Yglesias puts it brilliantly:

The harsh reality is that this was not a noble undertaking done for good reasons. It was a criminal enterprise launched by madmen cheered on by a chorus of fools and cowards. And it’s seen as such by virtually everyone all around the world — including but by no means limited to the Arab world. But it’s impolitic to point this out in the United States, and it’s clear that even a president-elect who had the wisdom not to be suckered in by the War Fever of 2002 has no intention of really acting to marginalize the bad actors. Which, I think, makes sense for his political objectives. But if Americans want to play a constructive role in world affairs, it’s vitally important for us to get in touch with the reality of what the past eight years of US foreign policy have been and how they’re seen and understood by people who aren’t stirred by the shibboleths of American patriotism.

Unless these people are in some way held accountable their crimes will be repeated and exacerbated very soon.

Friday, December 12, 2008

Dearly Departing

So the Tribune papers are going down the tubes, and the Post, Times and Wall Street Journal are all hemorrhaging money, and we are supposed to lament these facts. But maybe if they had actually reported on the GOP crime spree that has been hollowing out the economy for about 40 years, or on Bush's well-known criminally incompetent unfitness for office, Karl Rove's treasons (or for that matter, Nixon's, Reagan's and Poppy Bush's) maybe people would still find newspapers interesting and relevant, a necessary part of the the nation's vital discourse. As is, who cares if they disappear entirely? They only provided the illusion of news anyway, an illusion we're probably better off without.

Thursday, December 04, 2008

Lazy, Stupid, Pseudo-Tough

Scott Horton reports that a group of retired officers is urging prosecution for the Bush torture team, and of course that's exactly right, not that I expect Obama to go along with that. I predict that he will violate his oath roundlyto support the lasw and Constitution, in the name of "healing." His heroic support of his potential 60th Senator down in Georgia, and the brave way he stood up to Lieberman and the telecoms make this a pretty easy call.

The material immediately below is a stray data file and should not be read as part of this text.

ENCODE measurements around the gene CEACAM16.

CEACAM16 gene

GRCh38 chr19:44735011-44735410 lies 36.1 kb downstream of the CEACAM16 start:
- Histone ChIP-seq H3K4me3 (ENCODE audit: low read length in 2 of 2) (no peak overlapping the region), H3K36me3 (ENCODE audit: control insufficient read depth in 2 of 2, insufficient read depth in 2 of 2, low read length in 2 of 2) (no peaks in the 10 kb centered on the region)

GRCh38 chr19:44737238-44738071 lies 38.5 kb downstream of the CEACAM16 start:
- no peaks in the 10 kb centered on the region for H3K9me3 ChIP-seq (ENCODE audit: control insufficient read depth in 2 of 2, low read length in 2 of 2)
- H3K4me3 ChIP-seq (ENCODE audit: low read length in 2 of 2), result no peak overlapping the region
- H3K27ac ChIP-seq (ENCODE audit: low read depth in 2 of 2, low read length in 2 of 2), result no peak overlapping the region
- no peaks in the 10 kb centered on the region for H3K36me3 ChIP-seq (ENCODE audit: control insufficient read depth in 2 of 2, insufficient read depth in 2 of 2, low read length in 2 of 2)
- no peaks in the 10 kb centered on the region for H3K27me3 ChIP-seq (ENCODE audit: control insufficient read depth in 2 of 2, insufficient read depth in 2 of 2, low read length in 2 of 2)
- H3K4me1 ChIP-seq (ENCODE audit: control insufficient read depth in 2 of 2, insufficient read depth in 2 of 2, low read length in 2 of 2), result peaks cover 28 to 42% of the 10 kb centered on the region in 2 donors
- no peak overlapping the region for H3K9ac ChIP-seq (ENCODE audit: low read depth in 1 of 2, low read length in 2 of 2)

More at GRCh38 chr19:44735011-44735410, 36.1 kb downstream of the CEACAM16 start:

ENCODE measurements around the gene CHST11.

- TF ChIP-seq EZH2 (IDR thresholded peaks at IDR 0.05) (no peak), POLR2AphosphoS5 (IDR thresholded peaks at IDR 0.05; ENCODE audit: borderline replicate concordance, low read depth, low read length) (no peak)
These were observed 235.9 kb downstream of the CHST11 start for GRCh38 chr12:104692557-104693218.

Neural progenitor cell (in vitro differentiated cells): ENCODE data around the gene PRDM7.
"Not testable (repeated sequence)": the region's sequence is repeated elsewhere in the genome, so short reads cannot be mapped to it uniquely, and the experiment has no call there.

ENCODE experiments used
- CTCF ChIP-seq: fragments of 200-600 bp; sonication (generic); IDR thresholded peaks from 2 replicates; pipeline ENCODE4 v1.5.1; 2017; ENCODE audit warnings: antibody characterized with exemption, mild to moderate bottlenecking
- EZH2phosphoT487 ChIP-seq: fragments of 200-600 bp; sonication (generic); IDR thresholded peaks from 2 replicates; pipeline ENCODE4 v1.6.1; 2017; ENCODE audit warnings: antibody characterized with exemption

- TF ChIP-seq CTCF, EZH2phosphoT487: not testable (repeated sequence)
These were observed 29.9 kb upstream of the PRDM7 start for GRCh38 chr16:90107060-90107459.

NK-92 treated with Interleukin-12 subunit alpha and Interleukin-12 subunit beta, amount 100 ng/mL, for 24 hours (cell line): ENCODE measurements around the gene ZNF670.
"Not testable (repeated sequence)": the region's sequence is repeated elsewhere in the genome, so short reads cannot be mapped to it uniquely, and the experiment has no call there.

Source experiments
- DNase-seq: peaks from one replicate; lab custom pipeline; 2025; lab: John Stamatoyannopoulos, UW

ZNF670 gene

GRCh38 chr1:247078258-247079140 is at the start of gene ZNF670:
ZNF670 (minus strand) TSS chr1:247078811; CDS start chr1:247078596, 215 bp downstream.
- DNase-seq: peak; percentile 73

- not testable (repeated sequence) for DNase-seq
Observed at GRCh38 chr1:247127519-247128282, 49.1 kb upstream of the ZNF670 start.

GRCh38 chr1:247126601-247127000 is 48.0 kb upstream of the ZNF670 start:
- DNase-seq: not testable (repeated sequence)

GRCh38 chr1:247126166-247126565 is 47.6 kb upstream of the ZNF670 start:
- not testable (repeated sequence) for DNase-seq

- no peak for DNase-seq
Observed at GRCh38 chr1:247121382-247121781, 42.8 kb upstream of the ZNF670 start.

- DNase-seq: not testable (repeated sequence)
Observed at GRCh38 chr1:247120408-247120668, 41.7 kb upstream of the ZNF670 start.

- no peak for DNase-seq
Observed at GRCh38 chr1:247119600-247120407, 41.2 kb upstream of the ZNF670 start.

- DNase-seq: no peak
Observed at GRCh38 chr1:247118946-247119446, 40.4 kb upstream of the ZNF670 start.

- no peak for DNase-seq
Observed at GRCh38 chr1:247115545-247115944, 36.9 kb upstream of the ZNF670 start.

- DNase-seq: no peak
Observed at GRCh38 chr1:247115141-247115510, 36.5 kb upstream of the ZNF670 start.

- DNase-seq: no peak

In any case, Admiral John Huston has it exactly right when he opines that torture is the practice of the "lazy, stupid and pseudo-tough."

Wednesday, December 03, 2008

Dream Team

Bush is having his ass licked by Charlie Gibson, Rove by Matt Lauer, Tony Blair was on my teevee this morning pointedly not being asked about the Downing Street Memos and even the Cheney's got puff treatment from the post over the holiday weekend (something about how they spruced up the Naval Observatory with Dick's collection of human ears and torture devices). The corporate media treat these people as if they were basically decent people who made some wrong calls in tough times -- hey let's let bygone be bygones.

In fact of course, if these people are not evil then evil has no meaning. They're done more harm to the country than Al Quaeda, the Medellin Cartel, and the Mafia combined and squared, and yet the douchebags of the small box can't seem to keep that in their pretty little heads, they're just so tickled to be in the Presences.

If their were justice all these monsters and their sycophants would have gotten the Mussolini treatment, simulcast on all channnels -- with a quiz afterward to determine voter eligibility. We are become a shitty little country, I'm afraid. And Obama won't be able to do much much about it.